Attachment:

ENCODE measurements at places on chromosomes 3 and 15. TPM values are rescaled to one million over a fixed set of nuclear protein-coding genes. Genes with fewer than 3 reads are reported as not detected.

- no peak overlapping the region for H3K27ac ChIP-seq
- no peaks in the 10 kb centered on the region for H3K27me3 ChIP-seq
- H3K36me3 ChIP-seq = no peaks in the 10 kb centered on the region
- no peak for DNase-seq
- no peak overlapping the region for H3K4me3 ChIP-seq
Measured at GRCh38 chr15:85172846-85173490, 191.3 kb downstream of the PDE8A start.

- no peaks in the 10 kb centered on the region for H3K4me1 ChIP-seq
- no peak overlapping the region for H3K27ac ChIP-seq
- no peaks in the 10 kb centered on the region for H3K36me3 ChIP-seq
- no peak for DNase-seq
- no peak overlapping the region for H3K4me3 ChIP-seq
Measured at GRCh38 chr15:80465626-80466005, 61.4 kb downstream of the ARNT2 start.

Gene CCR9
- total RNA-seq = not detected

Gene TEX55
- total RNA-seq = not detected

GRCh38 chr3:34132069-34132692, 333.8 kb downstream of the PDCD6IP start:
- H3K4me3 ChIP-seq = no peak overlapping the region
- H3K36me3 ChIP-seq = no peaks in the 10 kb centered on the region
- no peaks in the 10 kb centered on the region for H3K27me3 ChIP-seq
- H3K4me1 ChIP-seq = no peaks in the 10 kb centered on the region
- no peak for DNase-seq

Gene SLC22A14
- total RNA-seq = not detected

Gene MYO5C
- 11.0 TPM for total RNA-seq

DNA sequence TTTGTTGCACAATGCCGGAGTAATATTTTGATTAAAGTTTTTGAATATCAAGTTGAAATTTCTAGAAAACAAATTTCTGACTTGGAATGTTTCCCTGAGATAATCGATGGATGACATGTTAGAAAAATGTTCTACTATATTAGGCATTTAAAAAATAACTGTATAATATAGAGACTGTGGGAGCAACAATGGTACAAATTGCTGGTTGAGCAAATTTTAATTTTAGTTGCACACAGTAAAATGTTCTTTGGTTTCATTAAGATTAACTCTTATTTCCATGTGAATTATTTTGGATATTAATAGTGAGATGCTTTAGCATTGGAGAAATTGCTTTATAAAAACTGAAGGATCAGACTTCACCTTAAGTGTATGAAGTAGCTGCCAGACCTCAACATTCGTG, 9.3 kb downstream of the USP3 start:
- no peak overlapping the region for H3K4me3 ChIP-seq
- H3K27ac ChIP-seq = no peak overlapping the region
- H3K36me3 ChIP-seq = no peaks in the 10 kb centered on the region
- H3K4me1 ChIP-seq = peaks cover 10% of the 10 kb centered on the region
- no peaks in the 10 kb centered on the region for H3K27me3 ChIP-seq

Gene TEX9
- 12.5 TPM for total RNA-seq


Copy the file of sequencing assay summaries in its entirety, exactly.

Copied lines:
ENCODE measurements at places on chromosomes 3 and 15. TPM values are rescaled to one million over a fixed set of nuclear protein-coding genes. Genes with fewer than 3 reads are reported as not detected.

- no peak overlapping the region for H3K27ac ChIP-seq
- no peaks in the 10 kb centered on the region for H3K27me3 ChIP-seq
- H3K36me3 ChIP-seq = no peaks in the 10 kb centered on the region
- no peak for DNase-seq
- no peak overlapping the region for H3K4me3 ChIP-seq
Measured at GRCh38 chr15:85172846-85173490, 191.3 kb downstream of the PDE8A start.

- no peaks in the 10 kb centered on the region for H3K4me1 ChIP-seq
- no peak overlapping the region for H3K27ac ChIP-seq
- no peaks in the 10 kb centered on the region for H3K36me3 ChIP-seq
- no peak for DNase-seq
- no peak overlapping the region for H3K4me3 ChIP-seq
Measured at GRCh38 chr15:80465626-80466005, 61.4 kb downstream of the ARNT2 start.

Gene CCR9
- total RNA-seq = not detected

Gene TEX55
- total RNA-seq = not detected

GRCh38 chr3:34132069-34132692, 333.8 kb downstream of the PDCD6IP start:
- H3K4me3 ChIP-seq = no peak overlapping the region
- H3K36me3 ChIP-seq = no peaks in the 10 kb centered on the region
- no peaks in the 10 kb centered on the region for H3K27me3 ChIP-seq
- H3K4me1 ChIP-seq = no peaks in the 10 kb centered on the region
- no peak for DNase-seq

Gene SLC22A14
- total RNA-seq = not detected

Gene MYO5C
- 11.0 TPM for total RNA-seq

DNA sequence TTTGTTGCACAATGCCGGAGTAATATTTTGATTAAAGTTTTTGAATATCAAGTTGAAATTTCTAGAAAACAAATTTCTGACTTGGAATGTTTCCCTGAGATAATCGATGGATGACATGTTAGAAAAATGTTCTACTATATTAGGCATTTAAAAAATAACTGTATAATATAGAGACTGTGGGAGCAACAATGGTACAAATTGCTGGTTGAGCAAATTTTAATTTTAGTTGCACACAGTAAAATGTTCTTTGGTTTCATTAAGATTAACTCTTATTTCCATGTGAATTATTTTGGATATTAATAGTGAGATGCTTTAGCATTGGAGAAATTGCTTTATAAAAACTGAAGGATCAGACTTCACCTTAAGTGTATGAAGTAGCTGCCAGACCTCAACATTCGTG, 9.3 kb downstream of the USP3 start:
- no peak overlapping the region for H3K4me3 ChIP-seq
- H3K27ac ChIP-seq = no peak overlapping the region
- H3K36me3 ChIP-seq = no peaks in the 10 kb centered on the region
- H3K4me1 ChIP-seq = peaks cover 10% of the 10 kb centered on the region
- no peaks in the 10 kb centered on the region for H3K27me3 ChIP-seq

Gene TEX9
- 12.5 TPM for total RNA-seq